Emerson was born in Boston, Massachusetts. Emerson graduated from Harvard University at the age of 18 and for the next three years taught school in Boston. In 1825 he entered Harvard Divinity School, and the next year he was certified to preach by the Middlesex Association of Ministers. Even with ill health, Emerson delivered occasional lecture in churches in the Boston area. In 1829 he became minister of the Second Church (Unitarian) of Boston. That same year he married Ellen Tucker, who died 17 months later.

On Christmas Day, 1832, he left the United States for a tour of Europe. He stayed for some time in England, where he made the associate of such British literary notables as Walter Savage Landor, Samuel Taylor Coleridge, Thomas Carlyle, and William Wordsworth. His meeting with Carlyle marked the beginning of a lifelong friendship. On his return to the United States in 1833, Emerson settled in Concord, Massachusetts, and became active as a lecturer in Boston. His lectures including "The Philosophy of History,"Human Culture,"Human Life," and "The Present Age" were based on material in his Journals (published posthumously, 1909-1914), a collection of comments and notes that he had begun while a student at Harvard.

Emerson applied these ideas to cultural and logical problems in his 1837 lecture "The American Scholar," which he delivered before the Phi Beta Kappa Society of Harvard. In it he called for American intellectual independence. A second address, commonly referred to as the "Address at Divinity College," delivered in 1838 to the graduating class of Cambridge Divinity College, produce great controversy because it attacked formal religion and argued for self-reliance and unconscious spiritual experience. The first volume of Emerson's Essays (1841) includes some of his most popular works.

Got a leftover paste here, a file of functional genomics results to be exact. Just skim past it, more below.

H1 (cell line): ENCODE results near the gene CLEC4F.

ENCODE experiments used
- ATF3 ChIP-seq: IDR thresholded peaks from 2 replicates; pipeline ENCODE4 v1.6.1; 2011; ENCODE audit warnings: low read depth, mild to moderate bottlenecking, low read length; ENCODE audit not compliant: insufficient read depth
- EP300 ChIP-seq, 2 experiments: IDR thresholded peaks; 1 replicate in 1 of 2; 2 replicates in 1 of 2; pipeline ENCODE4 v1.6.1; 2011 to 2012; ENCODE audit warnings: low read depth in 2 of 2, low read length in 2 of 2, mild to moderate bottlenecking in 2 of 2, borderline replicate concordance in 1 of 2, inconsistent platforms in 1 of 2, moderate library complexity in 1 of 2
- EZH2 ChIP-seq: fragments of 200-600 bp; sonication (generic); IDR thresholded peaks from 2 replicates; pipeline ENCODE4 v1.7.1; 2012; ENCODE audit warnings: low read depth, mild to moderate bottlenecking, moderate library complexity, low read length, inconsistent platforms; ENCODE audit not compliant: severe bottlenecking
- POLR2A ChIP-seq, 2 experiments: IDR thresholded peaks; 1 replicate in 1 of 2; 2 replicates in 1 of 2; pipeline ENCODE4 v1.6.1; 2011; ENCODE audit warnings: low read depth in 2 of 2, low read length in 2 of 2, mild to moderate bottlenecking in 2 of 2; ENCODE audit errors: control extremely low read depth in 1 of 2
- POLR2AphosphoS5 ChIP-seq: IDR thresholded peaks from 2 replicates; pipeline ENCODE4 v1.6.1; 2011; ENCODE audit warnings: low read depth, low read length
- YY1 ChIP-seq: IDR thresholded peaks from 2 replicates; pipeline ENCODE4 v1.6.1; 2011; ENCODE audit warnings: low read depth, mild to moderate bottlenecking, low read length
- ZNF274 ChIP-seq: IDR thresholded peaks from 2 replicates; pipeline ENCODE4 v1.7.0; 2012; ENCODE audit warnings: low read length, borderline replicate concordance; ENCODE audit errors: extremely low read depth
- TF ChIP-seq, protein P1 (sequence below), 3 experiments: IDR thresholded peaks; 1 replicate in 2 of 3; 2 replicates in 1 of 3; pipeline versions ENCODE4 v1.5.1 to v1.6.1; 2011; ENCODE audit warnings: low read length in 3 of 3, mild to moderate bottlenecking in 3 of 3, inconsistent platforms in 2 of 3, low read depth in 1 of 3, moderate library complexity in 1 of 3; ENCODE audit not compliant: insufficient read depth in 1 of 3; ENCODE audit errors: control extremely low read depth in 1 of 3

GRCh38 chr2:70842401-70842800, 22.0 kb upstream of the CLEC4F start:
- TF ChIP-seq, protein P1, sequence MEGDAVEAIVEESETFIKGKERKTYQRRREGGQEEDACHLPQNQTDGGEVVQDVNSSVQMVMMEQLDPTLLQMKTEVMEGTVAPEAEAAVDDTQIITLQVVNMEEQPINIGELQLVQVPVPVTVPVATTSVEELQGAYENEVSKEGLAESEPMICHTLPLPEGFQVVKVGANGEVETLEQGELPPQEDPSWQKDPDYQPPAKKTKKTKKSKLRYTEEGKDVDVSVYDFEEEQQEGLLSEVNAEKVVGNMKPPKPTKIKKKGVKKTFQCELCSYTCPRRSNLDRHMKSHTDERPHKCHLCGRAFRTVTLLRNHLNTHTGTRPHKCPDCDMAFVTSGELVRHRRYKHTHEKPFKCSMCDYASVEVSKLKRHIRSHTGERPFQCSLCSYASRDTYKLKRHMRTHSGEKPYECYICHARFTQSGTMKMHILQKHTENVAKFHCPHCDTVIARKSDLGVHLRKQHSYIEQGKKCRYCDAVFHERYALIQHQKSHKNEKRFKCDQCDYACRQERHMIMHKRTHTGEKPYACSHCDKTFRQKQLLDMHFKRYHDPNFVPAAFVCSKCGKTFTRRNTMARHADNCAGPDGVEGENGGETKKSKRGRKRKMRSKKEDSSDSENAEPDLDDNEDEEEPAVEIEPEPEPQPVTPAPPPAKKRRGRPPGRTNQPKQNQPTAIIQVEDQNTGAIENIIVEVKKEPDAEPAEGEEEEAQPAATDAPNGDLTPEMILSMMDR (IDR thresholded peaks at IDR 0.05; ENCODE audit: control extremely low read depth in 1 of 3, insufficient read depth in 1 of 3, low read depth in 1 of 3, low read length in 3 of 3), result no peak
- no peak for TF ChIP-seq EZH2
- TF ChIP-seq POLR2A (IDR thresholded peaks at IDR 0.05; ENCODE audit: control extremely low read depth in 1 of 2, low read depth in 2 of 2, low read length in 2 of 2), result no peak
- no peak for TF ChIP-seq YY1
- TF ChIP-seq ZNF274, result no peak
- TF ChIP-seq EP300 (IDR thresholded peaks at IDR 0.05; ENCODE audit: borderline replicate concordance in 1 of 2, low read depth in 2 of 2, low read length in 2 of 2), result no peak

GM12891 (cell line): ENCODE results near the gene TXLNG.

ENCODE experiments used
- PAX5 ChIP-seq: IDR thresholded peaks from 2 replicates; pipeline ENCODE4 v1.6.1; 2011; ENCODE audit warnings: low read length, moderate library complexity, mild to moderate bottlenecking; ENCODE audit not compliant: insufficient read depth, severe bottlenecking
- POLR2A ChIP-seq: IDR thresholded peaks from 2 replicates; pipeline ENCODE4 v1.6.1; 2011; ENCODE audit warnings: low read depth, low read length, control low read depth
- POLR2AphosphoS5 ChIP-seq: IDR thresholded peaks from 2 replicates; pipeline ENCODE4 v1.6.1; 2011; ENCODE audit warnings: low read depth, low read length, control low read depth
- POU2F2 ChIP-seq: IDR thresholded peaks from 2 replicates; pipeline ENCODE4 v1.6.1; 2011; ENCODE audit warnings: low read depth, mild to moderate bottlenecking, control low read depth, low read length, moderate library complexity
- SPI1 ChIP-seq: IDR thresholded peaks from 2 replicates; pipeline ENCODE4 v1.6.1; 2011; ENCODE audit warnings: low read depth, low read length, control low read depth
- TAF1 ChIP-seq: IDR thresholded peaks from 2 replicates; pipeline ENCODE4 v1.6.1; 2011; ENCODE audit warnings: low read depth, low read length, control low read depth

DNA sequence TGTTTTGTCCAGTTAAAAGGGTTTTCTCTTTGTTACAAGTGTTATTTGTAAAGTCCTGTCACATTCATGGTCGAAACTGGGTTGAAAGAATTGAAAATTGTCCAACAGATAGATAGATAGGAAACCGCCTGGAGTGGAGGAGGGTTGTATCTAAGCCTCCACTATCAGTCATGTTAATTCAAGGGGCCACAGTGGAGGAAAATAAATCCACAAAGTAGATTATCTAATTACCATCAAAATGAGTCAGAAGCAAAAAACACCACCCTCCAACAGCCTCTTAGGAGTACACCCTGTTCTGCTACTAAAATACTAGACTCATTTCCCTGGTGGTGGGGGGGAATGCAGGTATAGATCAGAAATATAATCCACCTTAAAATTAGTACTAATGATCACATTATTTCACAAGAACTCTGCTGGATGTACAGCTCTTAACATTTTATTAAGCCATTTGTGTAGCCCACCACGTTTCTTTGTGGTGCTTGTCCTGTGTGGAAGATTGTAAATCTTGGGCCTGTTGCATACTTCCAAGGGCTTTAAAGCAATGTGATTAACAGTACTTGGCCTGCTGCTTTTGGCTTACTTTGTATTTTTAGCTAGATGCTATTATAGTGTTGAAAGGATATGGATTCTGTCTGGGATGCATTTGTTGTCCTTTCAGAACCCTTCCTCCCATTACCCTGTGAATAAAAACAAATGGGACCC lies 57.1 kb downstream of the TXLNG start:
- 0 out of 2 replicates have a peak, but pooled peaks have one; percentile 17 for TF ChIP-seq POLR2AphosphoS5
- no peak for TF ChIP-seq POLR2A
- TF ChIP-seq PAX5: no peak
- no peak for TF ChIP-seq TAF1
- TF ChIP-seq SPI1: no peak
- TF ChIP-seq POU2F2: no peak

It contains History, Self-Reliance, Compensation, Spiritual Laws, Love, Friendship, Prudence, Heroism, The Over-Soul, Circles, Intellect, and Art. The second series of Essays (1844) includes "The Poet,"Manners," and "Character." In it Emerson tempered the hopefulness of the first volume of essays, placing less importance on the self and acknowledging the limitations of real life. Emerson succeeded her as editor in 1842 and remained in that capacity until the journal ceased publication in 1844. In 1846 his first volume of Poems was published (dated, however, 1847).

Emerson again went abroad from 1847 to 1848 and lectured in England, where he was welcomed by Carlyle. Several of Emerson's lectures were later collected in the volume representative men (1850), which contains essays on such figures as Greek philosopher Plato, Swedish philosopher Emanuel Swedenborg, and French writer Michel Ey quem de Montaigne. While visiting abroad, Emerson also gathered impressions that were later published in English Traits (1856), a study of English society. The Conduct of Life (1860) was the first of his books to enjoy immediate popularity. Included in this volume of essays are "Power,"Wealth,"Fate," and "Culture." This was followed by a collection of poems entitled May Day and Other Pieces (1867), which had previously been published in The Dial and The Atlantic Monthly.

After this time Emerson did little writing and his mental powers declined, although his reputation as a writer spread. His later works include Society and Solitude (1870), which contained material he had been using on lecture tours; Parnassus (1874), a collection of poems; Letters and Social Aims (1876); and Natural History Intellect (1893). He died of pneumonia on the 27 th of April, 1882 at the very end of his seventy-eighth year. web of ralph waldo emerson. htm.